All three practices are used in the daily life of service desk function, and this may lead to some common misconceptions. The service desk practice guide says: “The term ‘service desk’ can refer to various types and groups of resources. For instance, in many organizations the service desk is recognized as a function or a team of people. As with any team, the service desk team may be involved in the activities of several practices. These may include service desk, incident management, service request management, problem management, service configuration management, relationship management practices, and others.

This practice guide describes the service desk practice. When other teams, software tools, or other processes are discussed, it is clearly indicated.”

1. Service desk practice guide, pp 4

4. Key concepts and messages

Key concepts and messages

The key concepts and messages of these practices show how the respective areas of management have evolved since the last ITIL update in 2007 to 2011. It also equips organizations to address modern challenges and opportunities. Below, the most important concepts and messages are discussed.

4.1 Incident Management

Definition: Incident
An unplanned interruption to a service or reduction in the quality of a service.

The incident management practice ensures that periods of unplanned service unavailability or degradation are minimized. Two main factors enable this: early incident detection and the quick restoration of normal operation.

Previously, the incident detection was mostly based on information from end users and IT specialists. Modern good practice suggests detecting and registering (and, ideally, resolving) incidents automatically, immediately after incidents occur and before they start affecting users. This approach has multiple benefits, including:

  • decreased duration of service unavailability or degradation
  • higher quality initial data supports the correct response and resolution of incidents, including automated resolution, otherwise known as self-healing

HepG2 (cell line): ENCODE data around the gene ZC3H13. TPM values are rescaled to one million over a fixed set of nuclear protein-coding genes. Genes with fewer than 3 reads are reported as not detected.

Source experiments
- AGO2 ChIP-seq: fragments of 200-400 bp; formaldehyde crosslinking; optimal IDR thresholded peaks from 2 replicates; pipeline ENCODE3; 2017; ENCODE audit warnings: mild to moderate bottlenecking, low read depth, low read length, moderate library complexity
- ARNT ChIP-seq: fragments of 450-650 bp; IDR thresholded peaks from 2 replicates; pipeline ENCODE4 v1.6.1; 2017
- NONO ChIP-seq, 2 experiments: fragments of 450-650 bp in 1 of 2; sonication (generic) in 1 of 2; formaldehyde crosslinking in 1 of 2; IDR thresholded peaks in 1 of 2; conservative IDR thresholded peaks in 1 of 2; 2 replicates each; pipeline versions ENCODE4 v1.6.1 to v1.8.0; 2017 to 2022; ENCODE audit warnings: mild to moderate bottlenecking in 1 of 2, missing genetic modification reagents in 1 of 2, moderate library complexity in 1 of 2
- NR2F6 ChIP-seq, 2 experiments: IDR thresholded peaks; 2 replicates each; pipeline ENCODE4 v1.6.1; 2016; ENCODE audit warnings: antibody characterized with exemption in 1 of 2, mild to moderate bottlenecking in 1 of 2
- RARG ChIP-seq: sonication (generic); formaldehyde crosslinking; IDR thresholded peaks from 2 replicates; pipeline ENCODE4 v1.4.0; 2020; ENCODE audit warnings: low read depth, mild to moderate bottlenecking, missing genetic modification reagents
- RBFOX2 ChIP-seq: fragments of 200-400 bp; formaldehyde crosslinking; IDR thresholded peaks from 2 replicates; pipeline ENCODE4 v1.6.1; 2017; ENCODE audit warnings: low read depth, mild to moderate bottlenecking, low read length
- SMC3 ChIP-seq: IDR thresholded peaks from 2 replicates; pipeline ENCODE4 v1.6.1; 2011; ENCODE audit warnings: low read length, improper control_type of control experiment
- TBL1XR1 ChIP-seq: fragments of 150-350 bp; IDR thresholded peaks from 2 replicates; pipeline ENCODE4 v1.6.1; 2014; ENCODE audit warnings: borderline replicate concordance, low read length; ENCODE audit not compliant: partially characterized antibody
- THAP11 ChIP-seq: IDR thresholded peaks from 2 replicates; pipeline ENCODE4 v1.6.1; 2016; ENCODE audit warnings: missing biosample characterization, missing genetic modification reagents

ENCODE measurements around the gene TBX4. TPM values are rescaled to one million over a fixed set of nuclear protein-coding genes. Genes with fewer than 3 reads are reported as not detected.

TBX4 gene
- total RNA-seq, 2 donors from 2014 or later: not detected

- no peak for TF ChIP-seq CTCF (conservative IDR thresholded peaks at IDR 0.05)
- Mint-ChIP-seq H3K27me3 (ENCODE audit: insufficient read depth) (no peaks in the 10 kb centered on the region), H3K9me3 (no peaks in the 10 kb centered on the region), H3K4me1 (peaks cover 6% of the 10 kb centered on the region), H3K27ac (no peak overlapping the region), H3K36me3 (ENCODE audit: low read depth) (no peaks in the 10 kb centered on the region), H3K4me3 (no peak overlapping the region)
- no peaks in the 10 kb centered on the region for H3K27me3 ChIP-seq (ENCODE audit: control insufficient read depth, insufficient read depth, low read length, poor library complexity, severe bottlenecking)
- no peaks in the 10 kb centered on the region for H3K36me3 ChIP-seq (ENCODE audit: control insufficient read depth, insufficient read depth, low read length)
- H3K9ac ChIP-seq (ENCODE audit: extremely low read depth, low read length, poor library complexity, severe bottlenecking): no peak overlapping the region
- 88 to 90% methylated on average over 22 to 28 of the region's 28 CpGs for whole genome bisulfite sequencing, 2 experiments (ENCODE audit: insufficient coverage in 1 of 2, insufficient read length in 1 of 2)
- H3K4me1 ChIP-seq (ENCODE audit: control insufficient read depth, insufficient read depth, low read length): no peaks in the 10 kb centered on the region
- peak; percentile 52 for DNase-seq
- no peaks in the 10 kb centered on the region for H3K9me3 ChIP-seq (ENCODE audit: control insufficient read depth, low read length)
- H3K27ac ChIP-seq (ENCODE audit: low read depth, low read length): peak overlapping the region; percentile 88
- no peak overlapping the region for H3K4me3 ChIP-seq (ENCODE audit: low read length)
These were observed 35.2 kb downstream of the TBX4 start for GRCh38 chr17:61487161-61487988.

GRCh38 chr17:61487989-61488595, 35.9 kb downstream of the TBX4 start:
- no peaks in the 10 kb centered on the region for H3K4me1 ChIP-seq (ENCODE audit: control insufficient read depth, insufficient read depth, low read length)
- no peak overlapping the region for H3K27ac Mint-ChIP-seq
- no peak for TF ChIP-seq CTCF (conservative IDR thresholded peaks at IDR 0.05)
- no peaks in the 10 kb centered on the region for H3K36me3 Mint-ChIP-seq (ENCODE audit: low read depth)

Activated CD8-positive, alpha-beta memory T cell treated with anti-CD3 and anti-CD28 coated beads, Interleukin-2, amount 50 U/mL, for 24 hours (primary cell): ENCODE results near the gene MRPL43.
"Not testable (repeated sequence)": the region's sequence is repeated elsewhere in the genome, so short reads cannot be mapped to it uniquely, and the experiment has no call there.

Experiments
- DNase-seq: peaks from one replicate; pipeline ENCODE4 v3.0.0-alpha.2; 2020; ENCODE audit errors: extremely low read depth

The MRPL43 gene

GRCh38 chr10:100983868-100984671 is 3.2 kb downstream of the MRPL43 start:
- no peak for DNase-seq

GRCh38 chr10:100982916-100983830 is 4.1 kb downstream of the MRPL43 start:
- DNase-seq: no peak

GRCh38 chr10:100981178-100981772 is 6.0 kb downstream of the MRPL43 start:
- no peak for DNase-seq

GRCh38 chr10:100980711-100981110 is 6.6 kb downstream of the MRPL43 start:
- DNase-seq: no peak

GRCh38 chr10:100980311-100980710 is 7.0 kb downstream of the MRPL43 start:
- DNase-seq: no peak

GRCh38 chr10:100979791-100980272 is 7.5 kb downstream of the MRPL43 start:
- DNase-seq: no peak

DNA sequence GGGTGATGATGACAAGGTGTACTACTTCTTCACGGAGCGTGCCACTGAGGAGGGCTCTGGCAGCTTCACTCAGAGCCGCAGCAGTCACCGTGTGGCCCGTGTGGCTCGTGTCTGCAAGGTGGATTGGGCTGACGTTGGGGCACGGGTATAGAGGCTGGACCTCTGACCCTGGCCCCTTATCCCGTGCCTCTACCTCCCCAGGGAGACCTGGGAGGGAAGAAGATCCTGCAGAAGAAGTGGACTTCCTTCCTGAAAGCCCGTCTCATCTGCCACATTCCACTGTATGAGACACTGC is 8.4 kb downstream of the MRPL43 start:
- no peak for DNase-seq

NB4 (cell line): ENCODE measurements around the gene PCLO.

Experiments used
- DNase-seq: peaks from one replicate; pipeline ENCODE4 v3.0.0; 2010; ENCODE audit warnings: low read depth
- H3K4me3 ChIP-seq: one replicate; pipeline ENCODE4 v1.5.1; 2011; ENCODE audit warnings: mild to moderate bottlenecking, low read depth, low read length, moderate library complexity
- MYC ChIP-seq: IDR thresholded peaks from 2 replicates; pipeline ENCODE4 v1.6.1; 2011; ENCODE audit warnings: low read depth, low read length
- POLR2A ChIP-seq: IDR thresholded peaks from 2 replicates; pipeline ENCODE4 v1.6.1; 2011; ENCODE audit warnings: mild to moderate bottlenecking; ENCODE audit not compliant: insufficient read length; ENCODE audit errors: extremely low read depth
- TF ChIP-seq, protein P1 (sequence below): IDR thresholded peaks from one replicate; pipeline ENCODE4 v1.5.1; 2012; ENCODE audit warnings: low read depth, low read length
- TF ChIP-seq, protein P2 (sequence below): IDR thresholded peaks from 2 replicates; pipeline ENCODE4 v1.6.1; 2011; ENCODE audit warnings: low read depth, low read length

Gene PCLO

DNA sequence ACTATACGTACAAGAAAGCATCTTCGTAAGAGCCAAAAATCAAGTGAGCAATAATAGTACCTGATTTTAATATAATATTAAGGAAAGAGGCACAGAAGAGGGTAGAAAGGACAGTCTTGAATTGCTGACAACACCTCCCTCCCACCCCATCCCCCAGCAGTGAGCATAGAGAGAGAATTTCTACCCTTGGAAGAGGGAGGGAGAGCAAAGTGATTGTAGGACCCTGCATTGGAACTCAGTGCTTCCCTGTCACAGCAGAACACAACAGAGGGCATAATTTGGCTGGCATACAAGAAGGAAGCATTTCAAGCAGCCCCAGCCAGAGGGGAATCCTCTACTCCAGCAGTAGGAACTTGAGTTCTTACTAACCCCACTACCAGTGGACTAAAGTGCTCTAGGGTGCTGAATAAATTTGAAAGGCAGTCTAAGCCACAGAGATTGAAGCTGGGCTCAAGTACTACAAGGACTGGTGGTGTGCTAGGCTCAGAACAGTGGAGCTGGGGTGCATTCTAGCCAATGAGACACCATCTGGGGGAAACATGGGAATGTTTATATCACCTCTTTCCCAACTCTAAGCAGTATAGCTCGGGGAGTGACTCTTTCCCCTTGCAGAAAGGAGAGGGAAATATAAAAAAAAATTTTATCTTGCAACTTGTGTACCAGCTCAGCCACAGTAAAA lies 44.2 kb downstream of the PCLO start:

• some incidents remain invisible to users, improving user and customer satisfaction
  • some incidents may be resolved before they affect the service quality agreed with customers, improving the perceived service and the formally reported service quality
  • costs associated with incidents may decrease.

The detection of incidents is enabled by the monitoring and event management practice. This includes tools and processes for event categorization that distinguishes incidents from information events and warnings.

Categorization could be automatic, manual, or anything in-between. Detection and categorization is where automation comes in handy, and the practice may benefit from machine learning solutions, using the data available from past incidents, events, known errors, and other sources.

Although proactive incident detection is not always possible, the earlier an incident is reported and registered, the better.

Service interruptions and reductions usually demonstrate some patterns, based on which they can be typified. For typical incidents, service providers may define incident models, repeatable approaches to the management of a particular type of incident, to optimize the handling and resolution of repeating or similar incidents.

Use of the models help to resolve incidents quickly and efficiently, often with better results due to the application of proven and tested solutions. The creation and use of incident models are important activities in the incident management practice, described in the practice processes.

4.2 Service Request Management 

Predictability is one of the main characteristics of service requests. Unlike incidents, service requests are the ‘business as usual’ part of the service delivery, so their “results and the timelines are well understood by the customer, users, and operation teams of the service provider, and are usually predictable2.”

Predictability is achieved through detailed planning, testing, resource allocation, and optimization of the service request procedures. One of the practice success factors is “ensuring that the service request fulfilment procedures for all services are optimized.” The development of the service request procedures should be integrated early into the product and service lifecycle management. Well-planned service requests ensure easier automation and cost optimization.

Even more than incidents, there are multiple service requests that are similar in their nature and flow, which calls for the use of service request models. These describe the conditions and procedures for service request fulfilment, covering all four dimensions of service management:

  • procedures and workflows, including possible options and decisions
  • roles and teams responsible (usually as a RACI matrix)
  • automation and tools used
  • third parties involved in and supporting agreements.